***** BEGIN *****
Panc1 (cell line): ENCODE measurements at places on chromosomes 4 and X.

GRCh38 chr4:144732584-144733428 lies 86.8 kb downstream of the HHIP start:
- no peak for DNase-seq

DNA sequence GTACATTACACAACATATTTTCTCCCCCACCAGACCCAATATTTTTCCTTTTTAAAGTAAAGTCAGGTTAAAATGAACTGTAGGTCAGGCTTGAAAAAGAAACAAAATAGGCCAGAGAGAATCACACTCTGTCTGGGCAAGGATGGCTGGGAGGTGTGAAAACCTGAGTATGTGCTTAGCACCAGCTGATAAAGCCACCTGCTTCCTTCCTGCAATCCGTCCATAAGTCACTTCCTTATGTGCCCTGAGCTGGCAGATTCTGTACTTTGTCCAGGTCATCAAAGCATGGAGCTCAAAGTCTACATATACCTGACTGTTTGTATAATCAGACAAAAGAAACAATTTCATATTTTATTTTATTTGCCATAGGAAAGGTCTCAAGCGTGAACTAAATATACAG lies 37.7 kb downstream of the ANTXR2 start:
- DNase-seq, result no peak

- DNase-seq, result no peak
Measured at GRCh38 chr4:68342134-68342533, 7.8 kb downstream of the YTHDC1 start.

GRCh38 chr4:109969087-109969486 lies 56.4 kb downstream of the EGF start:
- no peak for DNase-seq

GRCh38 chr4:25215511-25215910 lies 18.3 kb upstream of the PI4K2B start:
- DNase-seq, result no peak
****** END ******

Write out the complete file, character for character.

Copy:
Panc1 (cell line): ENCODE measurements at places on chromosomes 4 and X.

GRCh38 chr4:144732584-144733428 lies 86.8 kb downstream of the HHIP start:
- no peak for DNase-seq

DNA sequence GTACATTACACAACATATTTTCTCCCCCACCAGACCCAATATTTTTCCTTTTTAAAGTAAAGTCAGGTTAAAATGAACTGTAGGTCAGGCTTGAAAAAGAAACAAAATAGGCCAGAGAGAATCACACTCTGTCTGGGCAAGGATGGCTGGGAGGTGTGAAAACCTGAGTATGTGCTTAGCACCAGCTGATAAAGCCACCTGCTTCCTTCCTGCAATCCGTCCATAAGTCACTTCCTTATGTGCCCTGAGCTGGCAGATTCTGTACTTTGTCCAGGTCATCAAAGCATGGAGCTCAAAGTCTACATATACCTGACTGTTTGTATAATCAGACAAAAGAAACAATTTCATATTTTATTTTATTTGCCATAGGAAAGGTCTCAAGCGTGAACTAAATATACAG lies 37.7 kb downstream of the ANTXR2 start:
- DNase-seq, result no peak

- DNase-seq, result no peak
Measured at GRCh38 chr4:68342134-68342533, 7.8 kb downstream of the YTHDC1 start.

GRCh38 chr4:109969087-109969486 lies 56.4 kb downstream of the EGF start:
- no peak for DNase-seq

GRCh38 chr4:25215511-25215910 lies 18.3 kb upstream of the PI4K2B start:
- DNase-seq, result no peak